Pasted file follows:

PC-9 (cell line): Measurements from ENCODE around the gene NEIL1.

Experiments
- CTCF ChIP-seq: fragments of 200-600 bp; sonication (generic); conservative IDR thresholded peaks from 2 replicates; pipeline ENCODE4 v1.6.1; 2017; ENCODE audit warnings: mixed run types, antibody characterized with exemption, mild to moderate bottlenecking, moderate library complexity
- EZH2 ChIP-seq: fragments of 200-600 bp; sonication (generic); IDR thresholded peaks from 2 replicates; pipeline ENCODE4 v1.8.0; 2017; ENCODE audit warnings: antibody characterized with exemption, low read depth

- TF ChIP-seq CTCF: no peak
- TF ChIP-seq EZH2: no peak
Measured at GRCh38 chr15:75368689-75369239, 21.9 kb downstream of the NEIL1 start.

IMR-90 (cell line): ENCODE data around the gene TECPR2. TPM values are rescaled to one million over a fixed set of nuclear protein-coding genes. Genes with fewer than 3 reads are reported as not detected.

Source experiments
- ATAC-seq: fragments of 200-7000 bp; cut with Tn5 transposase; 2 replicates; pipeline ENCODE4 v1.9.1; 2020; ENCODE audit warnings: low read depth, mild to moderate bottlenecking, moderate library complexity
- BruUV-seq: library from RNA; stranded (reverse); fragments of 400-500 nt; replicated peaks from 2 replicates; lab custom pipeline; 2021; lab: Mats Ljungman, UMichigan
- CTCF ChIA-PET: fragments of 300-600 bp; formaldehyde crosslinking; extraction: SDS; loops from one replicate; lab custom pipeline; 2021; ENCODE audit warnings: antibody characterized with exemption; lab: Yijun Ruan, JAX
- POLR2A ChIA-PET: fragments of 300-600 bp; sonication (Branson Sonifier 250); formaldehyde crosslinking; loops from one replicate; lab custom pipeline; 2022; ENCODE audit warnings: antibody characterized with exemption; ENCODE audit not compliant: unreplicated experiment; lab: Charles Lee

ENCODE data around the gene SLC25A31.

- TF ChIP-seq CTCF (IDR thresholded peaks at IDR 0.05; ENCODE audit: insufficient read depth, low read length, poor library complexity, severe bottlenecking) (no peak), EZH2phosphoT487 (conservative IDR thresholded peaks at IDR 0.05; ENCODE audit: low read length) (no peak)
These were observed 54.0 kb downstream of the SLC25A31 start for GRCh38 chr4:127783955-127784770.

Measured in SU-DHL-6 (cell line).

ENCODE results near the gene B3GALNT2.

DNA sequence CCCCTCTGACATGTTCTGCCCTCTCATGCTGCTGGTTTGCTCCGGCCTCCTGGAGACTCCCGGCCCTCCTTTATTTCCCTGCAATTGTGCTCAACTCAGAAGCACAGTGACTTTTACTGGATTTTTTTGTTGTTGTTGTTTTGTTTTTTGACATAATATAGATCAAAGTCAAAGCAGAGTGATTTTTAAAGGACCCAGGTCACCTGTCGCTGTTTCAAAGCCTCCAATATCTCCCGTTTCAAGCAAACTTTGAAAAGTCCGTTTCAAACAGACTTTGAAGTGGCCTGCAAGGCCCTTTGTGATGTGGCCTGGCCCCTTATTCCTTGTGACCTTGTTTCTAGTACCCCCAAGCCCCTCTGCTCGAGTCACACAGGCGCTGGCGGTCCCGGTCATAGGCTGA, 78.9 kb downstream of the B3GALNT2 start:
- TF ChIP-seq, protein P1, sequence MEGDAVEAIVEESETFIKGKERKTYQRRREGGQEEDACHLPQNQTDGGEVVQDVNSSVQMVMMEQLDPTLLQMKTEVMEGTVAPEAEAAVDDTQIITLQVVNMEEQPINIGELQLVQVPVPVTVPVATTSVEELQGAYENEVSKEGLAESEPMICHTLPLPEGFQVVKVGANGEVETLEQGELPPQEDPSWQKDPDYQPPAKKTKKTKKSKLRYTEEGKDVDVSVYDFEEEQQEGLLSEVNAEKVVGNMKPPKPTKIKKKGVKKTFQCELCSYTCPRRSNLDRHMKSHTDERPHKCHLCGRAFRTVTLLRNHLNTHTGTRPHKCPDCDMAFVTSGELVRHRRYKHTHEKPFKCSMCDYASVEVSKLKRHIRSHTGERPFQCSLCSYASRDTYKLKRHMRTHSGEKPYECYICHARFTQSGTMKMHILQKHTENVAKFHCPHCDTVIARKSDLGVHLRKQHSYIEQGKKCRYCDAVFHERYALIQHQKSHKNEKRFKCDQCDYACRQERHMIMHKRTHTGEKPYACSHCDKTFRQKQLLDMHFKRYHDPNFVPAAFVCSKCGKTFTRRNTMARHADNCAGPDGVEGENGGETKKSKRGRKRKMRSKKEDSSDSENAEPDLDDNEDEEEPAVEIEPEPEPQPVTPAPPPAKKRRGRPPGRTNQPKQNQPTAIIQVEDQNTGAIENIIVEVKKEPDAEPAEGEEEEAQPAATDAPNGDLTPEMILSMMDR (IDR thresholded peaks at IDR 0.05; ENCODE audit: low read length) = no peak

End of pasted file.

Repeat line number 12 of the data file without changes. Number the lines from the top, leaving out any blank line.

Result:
- CTCF ChIA-PET: fragments of 300-600 bp; formaldehyde crosslinking; extraction: SDS; loops from one replicate; lab custom pipeline; 2021; ENCODE audit warnings: antibody characterized with exemption; lab: Yijun Ruan, JAX